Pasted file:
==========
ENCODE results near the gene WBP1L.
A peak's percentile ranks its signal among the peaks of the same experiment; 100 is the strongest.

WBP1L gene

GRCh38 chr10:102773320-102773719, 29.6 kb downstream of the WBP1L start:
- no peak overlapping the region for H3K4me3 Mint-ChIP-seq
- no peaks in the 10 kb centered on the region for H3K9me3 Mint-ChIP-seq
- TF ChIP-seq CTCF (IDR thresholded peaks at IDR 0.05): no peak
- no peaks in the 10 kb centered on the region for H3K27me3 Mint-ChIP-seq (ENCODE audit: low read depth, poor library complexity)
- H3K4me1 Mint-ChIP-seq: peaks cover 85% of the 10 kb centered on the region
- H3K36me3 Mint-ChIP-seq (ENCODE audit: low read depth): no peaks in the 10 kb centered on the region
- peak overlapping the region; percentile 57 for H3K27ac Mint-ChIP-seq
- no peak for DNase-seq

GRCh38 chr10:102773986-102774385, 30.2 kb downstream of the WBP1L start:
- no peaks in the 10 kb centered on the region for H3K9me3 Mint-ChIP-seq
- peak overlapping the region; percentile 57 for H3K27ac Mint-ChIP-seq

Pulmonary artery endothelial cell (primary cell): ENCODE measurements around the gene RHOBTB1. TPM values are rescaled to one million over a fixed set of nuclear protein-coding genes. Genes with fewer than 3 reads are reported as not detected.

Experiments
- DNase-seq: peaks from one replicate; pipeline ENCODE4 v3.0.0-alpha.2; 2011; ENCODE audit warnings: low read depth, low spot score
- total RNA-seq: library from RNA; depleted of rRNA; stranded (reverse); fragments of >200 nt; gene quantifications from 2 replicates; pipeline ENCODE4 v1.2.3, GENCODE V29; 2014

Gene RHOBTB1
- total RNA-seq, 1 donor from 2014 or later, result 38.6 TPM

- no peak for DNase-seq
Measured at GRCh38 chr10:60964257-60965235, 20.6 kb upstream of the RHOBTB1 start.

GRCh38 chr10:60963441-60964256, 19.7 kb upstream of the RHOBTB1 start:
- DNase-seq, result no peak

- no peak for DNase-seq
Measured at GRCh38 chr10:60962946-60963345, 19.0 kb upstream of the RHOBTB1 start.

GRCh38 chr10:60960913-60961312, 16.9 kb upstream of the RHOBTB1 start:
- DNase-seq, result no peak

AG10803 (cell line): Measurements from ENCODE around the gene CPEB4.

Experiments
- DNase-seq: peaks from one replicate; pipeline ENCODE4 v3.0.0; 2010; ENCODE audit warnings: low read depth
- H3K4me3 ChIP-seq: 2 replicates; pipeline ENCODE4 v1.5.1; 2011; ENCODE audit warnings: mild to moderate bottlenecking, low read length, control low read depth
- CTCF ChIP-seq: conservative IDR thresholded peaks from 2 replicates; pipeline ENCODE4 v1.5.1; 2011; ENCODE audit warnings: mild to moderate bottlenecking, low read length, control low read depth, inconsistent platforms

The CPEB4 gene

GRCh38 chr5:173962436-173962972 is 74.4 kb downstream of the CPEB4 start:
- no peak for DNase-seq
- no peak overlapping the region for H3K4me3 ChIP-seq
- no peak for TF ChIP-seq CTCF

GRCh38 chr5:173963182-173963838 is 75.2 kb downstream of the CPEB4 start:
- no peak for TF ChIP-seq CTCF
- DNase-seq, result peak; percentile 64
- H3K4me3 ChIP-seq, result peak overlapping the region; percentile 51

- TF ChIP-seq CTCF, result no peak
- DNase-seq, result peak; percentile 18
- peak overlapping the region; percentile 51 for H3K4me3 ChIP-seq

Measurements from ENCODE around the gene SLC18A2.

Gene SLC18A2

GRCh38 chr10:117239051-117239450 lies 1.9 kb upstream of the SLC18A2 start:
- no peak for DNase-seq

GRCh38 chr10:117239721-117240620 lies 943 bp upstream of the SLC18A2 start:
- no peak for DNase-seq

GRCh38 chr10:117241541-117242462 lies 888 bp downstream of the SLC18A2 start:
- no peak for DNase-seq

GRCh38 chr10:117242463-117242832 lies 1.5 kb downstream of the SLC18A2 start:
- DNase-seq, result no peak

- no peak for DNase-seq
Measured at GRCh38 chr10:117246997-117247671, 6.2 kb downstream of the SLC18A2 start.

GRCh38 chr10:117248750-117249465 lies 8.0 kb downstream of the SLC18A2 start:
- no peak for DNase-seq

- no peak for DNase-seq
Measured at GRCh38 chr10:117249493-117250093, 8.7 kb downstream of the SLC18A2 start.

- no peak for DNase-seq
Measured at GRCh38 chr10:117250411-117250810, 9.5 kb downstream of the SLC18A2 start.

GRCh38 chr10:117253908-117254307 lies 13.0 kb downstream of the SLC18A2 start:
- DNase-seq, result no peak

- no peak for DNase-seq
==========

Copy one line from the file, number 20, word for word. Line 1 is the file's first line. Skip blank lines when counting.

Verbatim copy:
Gene RHOBTB1